Nelly Furtado's Whoa, Nelly! is one of those albums that's designed to be a surprising, precocious debut -- the kind of record that's meant to make a listener exclaim, well, "whoa nelly" upon the first spin. From that first play, it's evident that Furtado is indeed an audacious songwriter, not at all hesitant to bare her emotions, tackle winding melodies, and bend boundaries to the point that much of the record sounds like folk-pop tinged with bossa nova and backed by a production designed for TLC. Clearly, this is a musician with big, serious ambitions, a notion that is supported not only by her naked lyrics but especially by her singing. Furtado is a restless vocalist, skitting and scatting with abandon, spitting out rapid repetitions, bending notes, and frequently indulging in melismas. This, more than anything, makes her a bit of an acquired taste, since her relentless vocalizing can obscure hooks that are nevertheless there. Once you appreciate (or grow to understand) her quirks, Whoa, Nelly! unfolds as a rewarding, promising debut, albeit one with its flaws. True, most of those flaws arise from its naïveté: a tendency to push too hard, whether it's in piecing together genres in an attempt to create something original or lyrics that can sound a little sophomoric in their soul-searching. These don't arrive in isolated instances, either -- they're wound into the songs themselves. You either choose to be annoyed by these quirks or become charmed by them, realizing it's a first album, and savoring the talent that's apparent on much of the album. Many of her blends of pop, folk, dance, and Latin are beguiling; she has a knack for strong pop hooks (particularly on "On the Radio," "Well, Well," and "Turn Off the Light"); her lyrical imagery can be evocative; she has a sly sense of humor; and, when she doesn't get carried away, she's an inventive, endearingly eccentric vocalist. These are the things that endure after that first slightly bewildering spin of Whoa, Nelly! and those are the things that make you wonder where she goes from here.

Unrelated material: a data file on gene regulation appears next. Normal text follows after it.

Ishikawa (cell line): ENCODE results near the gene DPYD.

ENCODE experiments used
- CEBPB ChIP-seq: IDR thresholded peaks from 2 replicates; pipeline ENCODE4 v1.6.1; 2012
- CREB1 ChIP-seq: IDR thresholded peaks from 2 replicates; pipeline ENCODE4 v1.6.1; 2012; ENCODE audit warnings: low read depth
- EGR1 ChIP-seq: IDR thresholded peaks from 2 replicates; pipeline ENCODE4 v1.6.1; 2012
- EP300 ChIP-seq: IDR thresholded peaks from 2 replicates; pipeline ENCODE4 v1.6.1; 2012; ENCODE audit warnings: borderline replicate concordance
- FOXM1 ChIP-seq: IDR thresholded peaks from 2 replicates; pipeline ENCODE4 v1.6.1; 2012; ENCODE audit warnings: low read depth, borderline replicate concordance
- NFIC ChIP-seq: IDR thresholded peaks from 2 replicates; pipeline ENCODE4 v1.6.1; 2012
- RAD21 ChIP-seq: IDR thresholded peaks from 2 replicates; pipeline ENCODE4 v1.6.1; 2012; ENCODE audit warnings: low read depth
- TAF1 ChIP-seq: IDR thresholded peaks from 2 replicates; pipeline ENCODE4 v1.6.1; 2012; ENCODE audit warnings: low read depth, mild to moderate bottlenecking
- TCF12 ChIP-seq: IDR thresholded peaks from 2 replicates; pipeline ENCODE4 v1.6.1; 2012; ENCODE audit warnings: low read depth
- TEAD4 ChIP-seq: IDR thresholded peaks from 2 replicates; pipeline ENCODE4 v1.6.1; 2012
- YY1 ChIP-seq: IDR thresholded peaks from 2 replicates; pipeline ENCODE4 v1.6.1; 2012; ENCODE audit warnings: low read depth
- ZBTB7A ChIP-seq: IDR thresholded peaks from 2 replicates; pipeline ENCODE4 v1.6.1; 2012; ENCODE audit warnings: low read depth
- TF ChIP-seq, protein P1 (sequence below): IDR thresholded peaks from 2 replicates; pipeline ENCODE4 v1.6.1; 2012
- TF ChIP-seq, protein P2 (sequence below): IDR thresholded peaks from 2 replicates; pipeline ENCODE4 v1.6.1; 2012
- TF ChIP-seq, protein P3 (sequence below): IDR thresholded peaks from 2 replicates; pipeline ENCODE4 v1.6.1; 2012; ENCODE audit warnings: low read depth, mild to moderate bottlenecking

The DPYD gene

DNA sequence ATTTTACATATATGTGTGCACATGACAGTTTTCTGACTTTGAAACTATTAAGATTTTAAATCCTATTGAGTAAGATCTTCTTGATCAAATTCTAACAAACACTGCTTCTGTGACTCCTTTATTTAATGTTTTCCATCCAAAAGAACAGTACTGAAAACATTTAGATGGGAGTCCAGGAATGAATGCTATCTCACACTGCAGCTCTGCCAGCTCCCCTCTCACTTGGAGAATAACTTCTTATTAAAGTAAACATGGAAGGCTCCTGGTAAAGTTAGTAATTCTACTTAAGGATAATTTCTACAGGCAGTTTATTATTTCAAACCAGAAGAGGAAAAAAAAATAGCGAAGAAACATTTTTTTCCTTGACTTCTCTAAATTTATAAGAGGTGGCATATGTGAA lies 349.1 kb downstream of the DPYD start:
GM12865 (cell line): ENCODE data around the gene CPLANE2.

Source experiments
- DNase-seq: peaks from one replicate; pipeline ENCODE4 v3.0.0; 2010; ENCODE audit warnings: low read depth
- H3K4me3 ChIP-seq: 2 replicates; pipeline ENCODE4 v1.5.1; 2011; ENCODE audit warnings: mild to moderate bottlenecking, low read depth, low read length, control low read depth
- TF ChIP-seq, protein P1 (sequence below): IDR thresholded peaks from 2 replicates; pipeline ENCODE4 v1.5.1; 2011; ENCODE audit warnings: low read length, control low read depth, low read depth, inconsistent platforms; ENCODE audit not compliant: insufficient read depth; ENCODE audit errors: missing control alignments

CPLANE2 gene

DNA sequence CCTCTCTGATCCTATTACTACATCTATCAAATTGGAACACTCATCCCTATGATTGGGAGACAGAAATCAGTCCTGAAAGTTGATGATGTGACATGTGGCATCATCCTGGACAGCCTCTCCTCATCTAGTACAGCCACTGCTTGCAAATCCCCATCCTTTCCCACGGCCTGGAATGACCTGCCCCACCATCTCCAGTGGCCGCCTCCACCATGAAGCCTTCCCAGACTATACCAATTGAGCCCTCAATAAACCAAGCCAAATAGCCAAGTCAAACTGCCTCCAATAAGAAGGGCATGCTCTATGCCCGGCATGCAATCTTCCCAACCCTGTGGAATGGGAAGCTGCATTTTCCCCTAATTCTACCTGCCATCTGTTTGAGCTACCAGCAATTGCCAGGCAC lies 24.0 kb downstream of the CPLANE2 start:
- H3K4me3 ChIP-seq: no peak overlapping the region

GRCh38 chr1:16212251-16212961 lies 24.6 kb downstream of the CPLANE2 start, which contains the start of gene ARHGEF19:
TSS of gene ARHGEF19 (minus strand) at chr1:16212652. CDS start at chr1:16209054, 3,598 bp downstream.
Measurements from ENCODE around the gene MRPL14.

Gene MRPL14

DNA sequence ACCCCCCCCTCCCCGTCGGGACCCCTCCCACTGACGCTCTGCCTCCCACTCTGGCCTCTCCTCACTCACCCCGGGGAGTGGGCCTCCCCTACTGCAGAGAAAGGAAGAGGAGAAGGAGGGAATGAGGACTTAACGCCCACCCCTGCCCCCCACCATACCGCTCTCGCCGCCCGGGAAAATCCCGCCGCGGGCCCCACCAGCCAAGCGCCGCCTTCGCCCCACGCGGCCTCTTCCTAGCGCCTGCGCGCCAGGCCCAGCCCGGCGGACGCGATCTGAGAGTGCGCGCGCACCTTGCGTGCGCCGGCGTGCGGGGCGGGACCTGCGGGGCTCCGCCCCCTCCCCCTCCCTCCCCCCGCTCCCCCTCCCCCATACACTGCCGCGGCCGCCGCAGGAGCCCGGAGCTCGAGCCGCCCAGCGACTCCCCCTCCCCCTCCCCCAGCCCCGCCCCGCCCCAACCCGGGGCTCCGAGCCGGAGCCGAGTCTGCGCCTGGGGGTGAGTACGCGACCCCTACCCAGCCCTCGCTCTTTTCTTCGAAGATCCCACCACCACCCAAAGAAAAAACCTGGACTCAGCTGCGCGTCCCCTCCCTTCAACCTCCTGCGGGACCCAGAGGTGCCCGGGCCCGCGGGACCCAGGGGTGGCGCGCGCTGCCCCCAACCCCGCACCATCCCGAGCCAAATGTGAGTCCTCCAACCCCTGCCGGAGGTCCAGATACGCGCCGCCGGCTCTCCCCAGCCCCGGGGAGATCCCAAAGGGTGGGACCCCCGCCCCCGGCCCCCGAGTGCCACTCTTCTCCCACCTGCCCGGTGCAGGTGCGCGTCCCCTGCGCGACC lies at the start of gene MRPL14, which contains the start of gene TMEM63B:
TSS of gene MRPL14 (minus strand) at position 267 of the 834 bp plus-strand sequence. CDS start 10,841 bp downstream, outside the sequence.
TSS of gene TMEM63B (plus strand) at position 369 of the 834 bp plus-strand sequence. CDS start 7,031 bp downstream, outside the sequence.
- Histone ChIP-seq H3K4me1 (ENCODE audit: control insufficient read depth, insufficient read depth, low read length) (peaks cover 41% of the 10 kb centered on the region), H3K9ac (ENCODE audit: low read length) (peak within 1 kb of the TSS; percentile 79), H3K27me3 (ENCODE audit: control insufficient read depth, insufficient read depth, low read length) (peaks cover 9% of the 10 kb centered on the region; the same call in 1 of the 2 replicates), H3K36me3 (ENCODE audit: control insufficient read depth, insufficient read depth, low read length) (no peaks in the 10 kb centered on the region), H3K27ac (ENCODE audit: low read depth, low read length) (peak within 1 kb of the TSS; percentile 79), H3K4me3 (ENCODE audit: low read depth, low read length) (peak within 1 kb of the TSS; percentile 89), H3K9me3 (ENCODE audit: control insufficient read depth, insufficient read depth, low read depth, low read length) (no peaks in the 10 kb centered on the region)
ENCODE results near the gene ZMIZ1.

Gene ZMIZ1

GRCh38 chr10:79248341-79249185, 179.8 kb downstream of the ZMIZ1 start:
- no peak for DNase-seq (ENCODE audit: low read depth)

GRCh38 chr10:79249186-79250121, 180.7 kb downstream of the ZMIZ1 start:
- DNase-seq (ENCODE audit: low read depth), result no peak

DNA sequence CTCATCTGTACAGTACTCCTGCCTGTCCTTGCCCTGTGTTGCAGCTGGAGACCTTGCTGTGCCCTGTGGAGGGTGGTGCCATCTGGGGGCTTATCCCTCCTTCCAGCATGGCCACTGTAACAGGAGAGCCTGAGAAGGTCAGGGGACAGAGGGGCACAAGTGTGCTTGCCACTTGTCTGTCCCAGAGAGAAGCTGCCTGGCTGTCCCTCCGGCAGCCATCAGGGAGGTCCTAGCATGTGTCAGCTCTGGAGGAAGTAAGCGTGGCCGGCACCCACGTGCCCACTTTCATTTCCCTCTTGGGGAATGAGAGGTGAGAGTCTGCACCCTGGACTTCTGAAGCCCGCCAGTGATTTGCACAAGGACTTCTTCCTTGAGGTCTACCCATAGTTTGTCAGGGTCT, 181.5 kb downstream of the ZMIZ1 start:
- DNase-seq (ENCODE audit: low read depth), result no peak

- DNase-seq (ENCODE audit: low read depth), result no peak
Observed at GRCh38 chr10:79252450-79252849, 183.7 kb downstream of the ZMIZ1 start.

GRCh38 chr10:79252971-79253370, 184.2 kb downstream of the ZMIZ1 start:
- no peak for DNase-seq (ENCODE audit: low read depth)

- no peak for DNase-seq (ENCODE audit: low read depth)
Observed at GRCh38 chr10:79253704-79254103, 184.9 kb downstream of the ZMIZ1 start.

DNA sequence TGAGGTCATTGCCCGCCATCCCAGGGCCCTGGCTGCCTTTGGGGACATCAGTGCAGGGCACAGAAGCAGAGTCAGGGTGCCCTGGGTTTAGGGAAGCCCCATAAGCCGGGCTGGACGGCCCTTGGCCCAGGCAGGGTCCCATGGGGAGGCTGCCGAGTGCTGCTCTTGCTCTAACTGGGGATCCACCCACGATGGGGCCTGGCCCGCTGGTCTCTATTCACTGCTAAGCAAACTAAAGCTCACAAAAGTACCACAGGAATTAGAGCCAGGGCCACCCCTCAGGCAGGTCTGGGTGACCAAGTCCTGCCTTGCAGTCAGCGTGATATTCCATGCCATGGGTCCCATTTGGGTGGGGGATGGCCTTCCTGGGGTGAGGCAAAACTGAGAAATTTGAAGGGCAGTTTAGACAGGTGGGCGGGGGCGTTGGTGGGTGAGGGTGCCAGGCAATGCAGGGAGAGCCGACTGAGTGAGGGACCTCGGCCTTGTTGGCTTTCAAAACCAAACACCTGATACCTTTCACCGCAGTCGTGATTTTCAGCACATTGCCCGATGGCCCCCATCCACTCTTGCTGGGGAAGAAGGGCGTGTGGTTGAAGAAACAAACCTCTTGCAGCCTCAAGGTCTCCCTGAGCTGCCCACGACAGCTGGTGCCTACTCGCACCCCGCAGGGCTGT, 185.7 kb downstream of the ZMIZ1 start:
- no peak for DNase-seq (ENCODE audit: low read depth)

Stephen Thomas Erlewine, Rovi